I was intrigued to read this week that scientists are using the natural history records of Henry David Thoreau to track the effects of climate change. It prompted a couple of thoughts. First, how fitting it is that the man who was one of the earliest, and most powerful, voices to champion the environment, should be contributing to tackling the greatest environmental challenge we face, even 150 years after his death. Secondly, what the life of this extraordinary man can teach us about effecting change, and leaving a lasting legacy.
Born in 1817 in Massachusetts, Thoreau lived through turbulent times in mid-19th century America. He was a true polymath – a philosopher, author, and poet, but also a political essayist, campaigner, activist and social reformer, a teacher, scientist and naturalist.
His meticulous records for first flowering dates of wildflowers around Concord, Massachusetts between 1851 and 1858 are informing modern research into phenology, the timing of natural events, and their response to climate change. In an article in the journal BioScience, Professor Richard Primack and Abraham Miller-Rushing explain how analysing Thoreau’s records together with other data, historical and recent, shows that 43 common plant species are flowering 10 days earlier than they were in Thoreau’s time. The average temperature in that area has increased by 2.4°C over the last 155 years.
This means that we are in good company – and by “we” I am thinking particularly of all those dedicated volunteers who record phenological events in spring and autumn through our Nature’s Calendar initiative, providing a growing bank of data for scientists trying to assess how nature will respond to climate change, and thus informing conservation initiatives. Research using UK phenological data, shows that species such as oak are coming into leaf earlier, and warning of loss of synchrony between species and their food sources, with ecological implications. Phenology in the UK, too, has its share of committed observers, from Robert Marsham in the 18th century onwards.
But Thoreau did not just observe. He reflected on his observations, and thought deeply about the intimate connection that humanity has with nature. He was fascinated by the concept of wilderness, passionate in his belief that we should live simply alongside nature, and unparalleled in his eloquent articulation of this point of view. He is best known for “Walden”, his account of the two years he spent living in a one-room wooden cabin near Walden Pond. The following quotes from his writing demonstrate how strongly he felt that a life lived without understanding of nature, indeed without an almost spiritual connection with nature, is no life at all:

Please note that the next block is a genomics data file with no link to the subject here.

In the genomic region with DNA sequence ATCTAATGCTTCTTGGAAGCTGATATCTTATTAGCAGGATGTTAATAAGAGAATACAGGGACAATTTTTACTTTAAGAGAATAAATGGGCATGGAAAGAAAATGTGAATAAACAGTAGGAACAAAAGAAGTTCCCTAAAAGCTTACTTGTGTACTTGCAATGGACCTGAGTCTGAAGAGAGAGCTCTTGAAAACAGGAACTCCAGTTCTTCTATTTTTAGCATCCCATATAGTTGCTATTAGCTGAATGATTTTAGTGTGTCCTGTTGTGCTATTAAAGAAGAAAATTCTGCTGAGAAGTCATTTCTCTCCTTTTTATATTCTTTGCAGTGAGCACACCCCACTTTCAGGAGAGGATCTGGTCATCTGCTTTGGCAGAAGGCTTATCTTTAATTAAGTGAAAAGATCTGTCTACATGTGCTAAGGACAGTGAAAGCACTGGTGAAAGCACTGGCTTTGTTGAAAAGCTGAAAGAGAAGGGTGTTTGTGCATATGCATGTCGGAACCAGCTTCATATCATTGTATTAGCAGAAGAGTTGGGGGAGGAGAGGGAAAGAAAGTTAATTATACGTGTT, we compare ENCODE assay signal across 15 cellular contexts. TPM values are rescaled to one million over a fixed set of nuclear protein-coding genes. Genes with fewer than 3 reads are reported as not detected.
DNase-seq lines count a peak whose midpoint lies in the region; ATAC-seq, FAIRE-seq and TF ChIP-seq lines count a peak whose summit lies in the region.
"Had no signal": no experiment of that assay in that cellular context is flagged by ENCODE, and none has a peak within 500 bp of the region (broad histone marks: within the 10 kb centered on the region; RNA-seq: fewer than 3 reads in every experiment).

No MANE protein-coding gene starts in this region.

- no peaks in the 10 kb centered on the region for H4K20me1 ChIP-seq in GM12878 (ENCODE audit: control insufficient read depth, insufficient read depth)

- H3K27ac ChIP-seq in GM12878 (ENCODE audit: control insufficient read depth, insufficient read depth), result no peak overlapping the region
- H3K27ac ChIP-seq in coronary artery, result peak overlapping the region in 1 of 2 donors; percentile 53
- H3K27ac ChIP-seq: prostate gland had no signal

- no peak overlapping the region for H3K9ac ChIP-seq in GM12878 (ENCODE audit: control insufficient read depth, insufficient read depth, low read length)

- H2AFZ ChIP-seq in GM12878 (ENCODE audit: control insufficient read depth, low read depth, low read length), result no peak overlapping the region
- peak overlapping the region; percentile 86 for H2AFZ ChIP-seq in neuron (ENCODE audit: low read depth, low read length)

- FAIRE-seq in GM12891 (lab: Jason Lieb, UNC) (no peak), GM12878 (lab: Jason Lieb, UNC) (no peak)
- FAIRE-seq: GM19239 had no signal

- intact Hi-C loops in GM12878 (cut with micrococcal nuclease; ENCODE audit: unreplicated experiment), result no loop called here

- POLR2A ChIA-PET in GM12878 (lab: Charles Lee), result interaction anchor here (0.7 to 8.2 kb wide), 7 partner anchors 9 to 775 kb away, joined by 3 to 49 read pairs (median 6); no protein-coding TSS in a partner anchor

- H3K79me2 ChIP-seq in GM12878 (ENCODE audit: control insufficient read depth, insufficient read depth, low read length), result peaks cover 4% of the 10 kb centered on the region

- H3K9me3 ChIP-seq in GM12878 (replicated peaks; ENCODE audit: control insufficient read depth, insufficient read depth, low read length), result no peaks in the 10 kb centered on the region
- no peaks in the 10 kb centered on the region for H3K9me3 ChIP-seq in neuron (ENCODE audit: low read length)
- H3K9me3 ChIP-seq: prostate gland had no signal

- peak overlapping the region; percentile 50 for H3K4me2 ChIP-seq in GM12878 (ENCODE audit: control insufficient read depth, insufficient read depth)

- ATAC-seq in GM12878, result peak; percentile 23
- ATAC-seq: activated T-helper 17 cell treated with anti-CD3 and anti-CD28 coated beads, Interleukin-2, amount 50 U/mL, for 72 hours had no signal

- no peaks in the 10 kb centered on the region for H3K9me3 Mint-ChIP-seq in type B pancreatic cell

“I went to the woods because I wished to live deliberately, to front only the essential facts of life, and see if I could not learn what it had to teach, and not, when I came to die, discover that I had not lived. I did not wish to live what was not life…”
“We can never have enough of nature. We must be refreshed by the sight of inexhaustible vigor, vast and Titanic features, the sea-coast with its wrecks, the wilderness with its living and its decaying trees, the thunder cloud, and the rain which lasts three weeks …..”
“I suppose that what in other men is religion is in me love of nature.”
In pursuit of his ideals, Thoreau deliberately restricted himself to a small world, spending his days tramping the countryside, exploring his corner of the Earth in detail and recording it, not just with dry facts, but with vivid and poetic descriptions, and drawing conclusions that have a great deal of resonance for us today. He wrote “Our village life would stagnate if it were not for the unexplored forests and meadows which surround it…We need the tonic of wildness…”- a sentiment that is supported by the bank of evidence still being gathered for the benefits of greenspace and natural surroundings for mental health.
And then, where we might today talk about biodiversity and ecosystem services, Thoreau says: “In wildness is the preservation of the World”: we understand instinctively what he means by this. In terms of the future, he thought that: “Each town should have a park, or rather a primitive forest, of 500 or 1000 acres, where a stick should never be cut for fuel, a common possession forever, for instruction and recreation”.
Beyond observation and reflection, Thoreau also believed in action, both advocating and practising non-violent civil disobedience – his writings on the subject later influenced Gandhi and others. He was someone who lived out his beliefs, and who rooted those beliefs in both acute observation and profound insight.
What can we take away from all this today? Sadly, the researchers studying his records concluded that 27 per cent of the species recorded by Thoreau and other botanists were no longer present in Concord, and a further 36 per cent of formerly common species were now rare. This trend of biodiversity loss is repeated all over the globe. If he were alive today, I have no doubt Thoreau would be at the forefront of the environmental movement in some way.
As environmentalists and campaigners, we can learn from Thoreau, developing and nurturing the traits that he exemplified: curiosity, understanding, attention to detail, passion, insight, simplicity and humility, a willingness to carry our beliefs through into action when it really counts – but above all, remembering that connection we have with nature.
Sian Atkinson, Conservation Communications & Evidence Adviser